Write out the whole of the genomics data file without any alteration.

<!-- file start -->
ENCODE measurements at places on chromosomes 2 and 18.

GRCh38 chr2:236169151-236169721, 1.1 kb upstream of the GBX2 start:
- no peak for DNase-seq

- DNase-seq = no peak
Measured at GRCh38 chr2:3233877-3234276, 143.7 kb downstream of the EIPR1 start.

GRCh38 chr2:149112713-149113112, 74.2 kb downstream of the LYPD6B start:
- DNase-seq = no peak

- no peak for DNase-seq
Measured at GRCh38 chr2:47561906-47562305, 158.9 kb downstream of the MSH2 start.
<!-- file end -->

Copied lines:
ENCODE measurements at places on chromosomes 2 and 18.

GRCh38 chr2:236169151-236169721, 1.1 kb upstream of the GBX2 start:
- no peak for DNase-seq

- DNase-seq = no peak
Measured at GRCh38 chr2:3233877-3234276, 143.7 kb downstream of the EIPR1 start.

GRCh38 chr2:149112713-149113112, 74.2 kb downstream of the LYPD6B start:
- DNase-seq = no peak

- no peak for DNase-seq
Measured at GRCh38 chr2:47561906-47562305, 158.9 kb downstream of the MSH2 start.